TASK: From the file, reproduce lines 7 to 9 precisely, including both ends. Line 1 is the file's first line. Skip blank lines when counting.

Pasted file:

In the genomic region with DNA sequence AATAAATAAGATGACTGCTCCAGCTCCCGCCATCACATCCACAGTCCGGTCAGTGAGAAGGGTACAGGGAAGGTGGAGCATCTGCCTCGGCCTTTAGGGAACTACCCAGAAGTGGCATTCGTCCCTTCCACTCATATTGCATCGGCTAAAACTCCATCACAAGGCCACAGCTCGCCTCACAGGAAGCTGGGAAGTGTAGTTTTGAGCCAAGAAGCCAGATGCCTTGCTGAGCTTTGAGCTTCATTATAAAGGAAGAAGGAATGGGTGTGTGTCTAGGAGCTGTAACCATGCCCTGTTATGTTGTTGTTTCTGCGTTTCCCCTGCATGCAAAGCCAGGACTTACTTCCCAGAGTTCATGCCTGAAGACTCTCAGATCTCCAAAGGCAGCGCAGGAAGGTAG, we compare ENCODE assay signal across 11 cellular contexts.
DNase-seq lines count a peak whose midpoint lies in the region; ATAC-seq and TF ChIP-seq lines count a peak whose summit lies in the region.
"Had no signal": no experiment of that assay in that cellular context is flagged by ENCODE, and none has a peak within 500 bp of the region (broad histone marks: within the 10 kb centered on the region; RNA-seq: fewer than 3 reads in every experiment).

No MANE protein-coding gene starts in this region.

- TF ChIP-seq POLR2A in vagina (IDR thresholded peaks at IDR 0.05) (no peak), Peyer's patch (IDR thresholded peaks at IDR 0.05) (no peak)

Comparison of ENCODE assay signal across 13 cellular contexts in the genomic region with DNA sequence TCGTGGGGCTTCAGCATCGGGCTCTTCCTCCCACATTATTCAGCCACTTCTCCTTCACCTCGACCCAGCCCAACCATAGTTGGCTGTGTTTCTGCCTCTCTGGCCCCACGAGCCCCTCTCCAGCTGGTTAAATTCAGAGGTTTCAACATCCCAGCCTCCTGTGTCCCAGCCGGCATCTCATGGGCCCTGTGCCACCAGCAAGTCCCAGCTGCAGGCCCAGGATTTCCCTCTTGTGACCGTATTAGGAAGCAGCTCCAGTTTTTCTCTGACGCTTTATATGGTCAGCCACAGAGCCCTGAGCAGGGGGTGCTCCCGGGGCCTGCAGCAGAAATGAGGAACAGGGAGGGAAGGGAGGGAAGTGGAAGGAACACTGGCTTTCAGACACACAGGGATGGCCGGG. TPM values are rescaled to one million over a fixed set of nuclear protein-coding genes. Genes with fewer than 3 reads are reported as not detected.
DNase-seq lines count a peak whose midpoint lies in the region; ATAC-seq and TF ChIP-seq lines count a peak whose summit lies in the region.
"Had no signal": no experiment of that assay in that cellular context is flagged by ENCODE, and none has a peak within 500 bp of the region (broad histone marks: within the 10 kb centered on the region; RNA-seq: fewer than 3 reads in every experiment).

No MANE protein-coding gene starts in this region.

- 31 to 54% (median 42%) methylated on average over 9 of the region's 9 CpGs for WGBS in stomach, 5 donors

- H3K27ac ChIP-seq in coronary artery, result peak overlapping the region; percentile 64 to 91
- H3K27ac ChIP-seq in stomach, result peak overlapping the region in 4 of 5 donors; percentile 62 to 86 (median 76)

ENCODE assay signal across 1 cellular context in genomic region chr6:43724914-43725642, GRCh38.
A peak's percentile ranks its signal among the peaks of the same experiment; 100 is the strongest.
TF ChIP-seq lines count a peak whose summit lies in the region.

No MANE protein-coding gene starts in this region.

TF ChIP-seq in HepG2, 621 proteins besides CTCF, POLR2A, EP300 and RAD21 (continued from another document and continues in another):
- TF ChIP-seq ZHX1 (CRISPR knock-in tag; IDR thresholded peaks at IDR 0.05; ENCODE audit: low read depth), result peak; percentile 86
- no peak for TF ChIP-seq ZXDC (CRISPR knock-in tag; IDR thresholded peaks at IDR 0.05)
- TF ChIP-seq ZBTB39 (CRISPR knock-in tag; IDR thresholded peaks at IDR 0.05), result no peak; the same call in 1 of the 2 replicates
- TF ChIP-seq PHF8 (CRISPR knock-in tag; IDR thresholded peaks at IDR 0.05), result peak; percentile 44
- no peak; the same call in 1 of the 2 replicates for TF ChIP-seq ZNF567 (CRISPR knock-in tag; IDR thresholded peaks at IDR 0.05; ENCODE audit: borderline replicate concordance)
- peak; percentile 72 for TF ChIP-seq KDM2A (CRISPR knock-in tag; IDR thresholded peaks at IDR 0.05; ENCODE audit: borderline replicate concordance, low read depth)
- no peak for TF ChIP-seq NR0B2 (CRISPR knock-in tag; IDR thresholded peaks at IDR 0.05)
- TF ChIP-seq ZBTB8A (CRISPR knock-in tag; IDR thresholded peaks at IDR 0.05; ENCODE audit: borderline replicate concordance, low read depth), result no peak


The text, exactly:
DNase-seq lines count a peak whose midpoint lies in the region; ATAC-seq and TF ChIP-seq lines count a peak whose summit lies in the region.
"Had no signal": no experiment of that assay in that cellular context is flagged by ENCODE, and none has a peak within 500 bp of the region (broad histone marks: within the 10 kb centered on the region; RNA-seq: fewer than 3 reads in every experiment).

No MANE protein-coding gene starts in this region.